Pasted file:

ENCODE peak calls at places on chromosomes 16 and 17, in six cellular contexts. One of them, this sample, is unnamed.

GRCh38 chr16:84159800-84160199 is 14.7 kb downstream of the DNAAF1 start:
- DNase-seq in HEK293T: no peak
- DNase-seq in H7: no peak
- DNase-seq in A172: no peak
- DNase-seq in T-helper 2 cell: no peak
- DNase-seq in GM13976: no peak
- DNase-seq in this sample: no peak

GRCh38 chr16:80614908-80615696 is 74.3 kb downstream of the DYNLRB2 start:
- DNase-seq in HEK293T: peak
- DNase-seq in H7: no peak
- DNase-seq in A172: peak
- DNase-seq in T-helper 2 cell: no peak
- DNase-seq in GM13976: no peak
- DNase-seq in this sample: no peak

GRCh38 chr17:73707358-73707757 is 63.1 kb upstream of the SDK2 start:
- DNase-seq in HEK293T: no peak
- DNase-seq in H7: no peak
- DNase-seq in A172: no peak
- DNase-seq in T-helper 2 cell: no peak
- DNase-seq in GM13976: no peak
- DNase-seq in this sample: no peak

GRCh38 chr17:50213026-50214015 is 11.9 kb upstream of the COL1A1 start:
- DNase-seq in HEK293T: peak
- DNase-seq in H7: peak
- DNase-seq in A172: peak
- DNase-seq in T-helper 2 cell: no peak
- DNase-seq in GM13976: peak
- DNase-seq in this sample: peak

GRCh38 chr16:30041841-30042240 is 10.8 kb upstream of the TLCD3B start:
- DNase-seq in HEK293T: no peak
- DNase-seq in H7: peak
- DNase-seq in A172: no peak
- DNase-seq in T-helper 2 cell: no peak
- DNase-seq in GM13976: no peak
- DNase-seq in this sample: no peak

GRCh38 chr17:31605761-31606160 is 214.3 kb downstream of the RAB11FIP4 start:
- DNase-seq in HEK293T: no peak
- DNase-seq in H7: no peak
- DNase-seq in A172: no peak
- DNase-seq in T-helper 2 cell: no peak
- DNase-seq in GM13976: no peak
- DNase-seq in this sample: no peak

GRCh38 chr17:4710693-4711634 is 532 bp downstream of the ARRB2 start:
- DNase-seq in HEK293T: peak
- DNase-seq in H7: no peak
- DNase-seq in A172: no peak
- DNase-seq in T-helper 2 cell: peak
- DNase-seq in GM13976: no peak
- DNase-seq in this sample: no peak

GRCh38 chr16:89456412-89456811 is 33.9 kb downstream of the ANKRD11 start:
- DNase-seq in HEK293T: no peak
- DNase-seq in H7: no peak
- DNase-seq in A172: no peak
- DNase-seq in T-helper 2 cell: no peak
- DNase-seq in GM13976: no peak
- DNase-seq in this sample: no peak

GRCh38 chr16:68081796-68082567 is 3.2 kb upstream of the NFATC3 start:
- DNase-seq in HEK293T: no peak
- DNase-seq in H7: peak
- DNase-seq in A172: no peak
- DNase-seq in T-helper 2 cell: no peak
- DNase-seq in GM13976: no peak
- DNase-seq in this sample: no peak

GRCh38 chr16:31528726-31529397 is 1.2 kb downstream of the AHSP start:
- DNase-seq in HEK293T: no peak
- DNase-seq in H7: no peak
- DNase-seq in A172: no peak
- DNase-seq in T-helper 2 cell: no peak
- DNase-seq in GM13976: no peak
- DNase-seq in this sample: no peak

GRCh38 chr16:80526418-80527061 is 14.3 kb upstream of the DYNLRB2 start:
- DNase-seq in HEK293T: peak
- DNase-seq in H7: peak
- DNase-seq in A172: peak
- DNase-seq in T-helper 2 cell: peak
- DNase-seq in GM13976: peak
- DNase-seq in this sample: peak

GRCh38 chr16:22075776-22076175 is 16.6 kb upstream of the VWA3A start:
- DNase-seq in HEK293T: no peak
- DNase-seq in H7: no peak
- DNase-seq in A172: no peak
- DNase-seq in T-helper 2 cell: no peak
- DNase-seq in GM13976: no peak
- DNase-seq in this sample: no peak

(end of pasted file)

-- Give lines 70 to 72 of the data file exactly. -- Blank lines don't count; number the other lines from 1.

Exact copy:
- DNase-seq in GM13976: no peak
- DNase-seq in this sample: no peak

GRCh38 chr16:80526418-80527061 is 14.3 kb upstream of the DYNLRB2 start: